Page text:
Large businesses can justify dedicated technicians, up-to-date tools, and ample shop space to maintenance machines and equipment. But smaller operations may assign that work to their machine operators to handle after hours with whatever tools and time they can find. It might offer short-term savings, but is doing your own maintenance really the most cost-efficient plan for your company?
It’s important to evaluate who can most cost-effectively service your compact excavators and loaders — you or your local dealer. Here’s a quick, two-step calculation to help you choose the right maintenance plan for your company:
Proper maintenance is the key to extending the life of your equipment.
Manufacturers have recommended service intervals that are specific to each machine model. Can you maintain each machine efficiently at your company, or should it be done by trained dealership technicians who have the time, tools and know-how?
An opportunity cost calculation is the analysis of savings gained from performing your own maintenance versus the revenue that could be generated from being on the job longer. Opportunity costs can vary based on rates and accurate time estimates.
To calculate your opportunity costs, determine the number of hours it will take you to perform the maintenance and compare it to how much you could have earned on a jobsite during that time.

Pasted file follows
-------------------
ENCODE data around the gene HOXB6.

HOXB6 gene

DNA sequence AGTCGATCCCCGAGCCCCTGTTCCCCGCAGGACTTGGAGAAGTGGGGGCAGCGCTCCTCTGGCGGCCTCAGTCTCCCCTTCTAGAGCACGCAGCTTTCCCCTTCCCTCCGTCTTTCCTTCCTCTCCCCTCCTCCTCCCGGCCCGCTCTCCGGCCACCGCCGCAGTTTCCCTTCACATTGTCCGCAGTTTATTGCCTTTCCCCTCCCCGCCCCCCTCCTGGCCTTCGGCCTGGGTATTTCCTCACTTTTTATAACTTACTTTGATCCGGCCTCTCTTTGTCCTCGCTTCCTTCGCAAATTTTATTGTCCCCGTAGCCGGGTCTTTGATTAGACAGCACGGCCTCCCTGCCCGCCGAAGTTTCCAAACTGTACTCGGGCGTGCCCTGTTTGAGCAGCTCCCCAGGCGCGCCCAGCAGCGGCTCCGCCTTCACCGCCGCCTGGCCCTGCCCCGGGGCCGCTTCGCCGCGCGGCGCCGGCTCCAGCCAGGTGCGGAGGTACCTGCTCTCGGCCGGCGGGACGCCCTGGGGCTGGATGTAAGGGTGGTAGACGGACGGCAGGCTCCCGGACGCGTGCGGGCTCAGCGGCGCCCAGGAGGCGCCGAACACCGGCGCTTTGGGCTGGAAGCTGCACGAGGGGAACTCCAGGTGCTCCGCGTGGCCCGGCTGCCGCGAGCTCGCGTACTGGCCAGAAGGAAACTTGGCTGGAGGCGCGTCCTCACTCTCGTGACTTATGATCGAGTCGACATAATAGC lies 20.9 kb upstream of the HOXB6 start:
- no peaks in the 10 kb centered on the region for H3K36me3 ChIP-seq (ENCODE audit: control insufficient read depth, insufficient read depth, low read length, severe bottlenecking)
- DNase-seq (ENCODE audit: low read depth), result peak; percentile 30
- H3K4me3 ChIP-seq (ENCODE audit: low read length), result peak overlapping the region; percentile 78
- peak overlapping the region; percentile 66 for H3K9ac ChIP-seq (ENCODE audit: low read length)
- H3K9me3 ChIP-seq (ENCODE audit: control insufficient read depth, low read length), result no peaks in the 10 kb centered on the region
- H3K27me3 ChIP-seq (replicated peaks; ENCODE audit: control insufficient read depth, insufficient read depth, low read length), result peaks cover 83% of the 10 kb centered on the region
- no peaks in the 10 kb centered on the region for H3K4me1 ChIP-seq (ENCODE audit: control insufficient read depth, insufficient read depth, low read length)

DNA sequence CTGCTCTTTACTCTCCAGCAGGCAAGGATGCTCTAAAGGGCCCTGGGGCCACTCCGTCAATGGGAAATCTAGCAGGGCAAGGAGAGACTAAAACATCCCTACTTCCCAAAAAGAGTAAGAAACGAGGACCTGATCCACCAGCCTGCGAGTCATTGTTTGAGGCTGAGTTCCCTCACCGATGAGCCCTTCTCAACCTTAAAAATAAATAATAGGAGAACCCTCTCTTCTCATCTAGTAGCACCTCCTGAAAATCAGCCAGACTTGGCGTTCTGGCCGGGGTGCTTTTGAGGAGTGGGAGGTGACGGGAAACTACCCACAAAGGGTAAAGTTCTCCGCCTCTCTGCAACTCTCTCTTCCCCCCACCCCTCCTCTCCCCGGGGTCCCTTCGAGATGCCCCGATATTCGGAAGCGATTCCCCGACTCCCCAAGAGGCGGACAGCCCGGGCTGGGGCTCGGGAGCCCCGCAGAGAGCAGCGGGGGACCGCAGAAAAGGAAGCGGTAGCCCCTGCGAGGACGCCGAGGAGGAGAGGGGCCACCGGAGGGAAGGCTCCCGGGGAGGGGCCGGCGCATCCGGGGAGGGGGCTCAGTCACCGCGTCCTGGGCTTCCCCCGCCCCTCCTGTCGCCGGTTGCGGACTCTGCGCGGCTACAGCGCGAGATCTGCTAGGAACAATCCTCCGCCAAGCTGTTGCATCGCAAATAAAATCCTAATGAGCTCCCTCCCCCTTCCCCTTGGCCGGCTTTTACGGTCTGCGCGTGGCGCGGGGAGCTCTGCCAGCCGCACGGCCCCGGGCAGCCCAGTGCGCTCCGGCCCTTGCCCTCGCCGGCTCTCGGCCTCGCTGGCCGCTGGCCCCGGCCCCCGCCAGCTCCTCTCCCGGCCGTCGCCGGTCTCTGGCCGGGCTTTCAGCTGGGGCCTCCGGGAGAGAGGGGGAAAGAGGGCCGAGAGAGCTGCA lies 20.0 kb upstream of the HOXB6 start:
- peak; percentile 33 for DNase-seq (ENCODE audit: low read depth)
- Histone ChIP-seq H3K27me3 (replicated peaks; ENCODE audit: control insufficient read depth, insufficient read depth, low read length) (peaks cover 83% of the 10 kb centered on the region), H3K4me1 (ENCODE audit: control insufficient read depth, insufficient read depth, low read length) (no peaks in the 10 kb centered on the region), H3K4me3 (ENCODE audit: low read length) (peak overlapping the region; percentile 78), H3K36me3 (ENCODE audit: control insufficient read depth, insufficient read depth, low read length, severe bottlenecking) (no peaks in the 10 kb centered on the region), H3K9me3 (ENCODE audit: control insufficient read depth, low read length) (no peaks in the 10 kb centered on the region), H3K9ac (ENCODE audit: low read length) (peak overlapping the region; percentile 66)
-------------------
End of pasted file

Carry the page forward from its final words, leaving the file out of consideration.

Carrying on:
For instance, if it takes four hours to change the oil in your compact excavator and you charge customers $150 an hour for excavation work, that’s $600 of lost opportunity costs. Now consider that an oil change by the dealership might take only two hours to complete at $100 per hour.
It may not make sense to take a machine out of service for half a day when a dealer can perform maintenance in significantly less time. Using the dealership is appealing because it may return the best opportunity cost, be the most convenient for you and your company, and reduce downtime.
The bottom line with maintenance decisions is to properly calculate the value of your time and the level of your expertise. You may determine that by staying on task with billable projects when work is available, you could afford to outsource maintenance and come out ahead financially.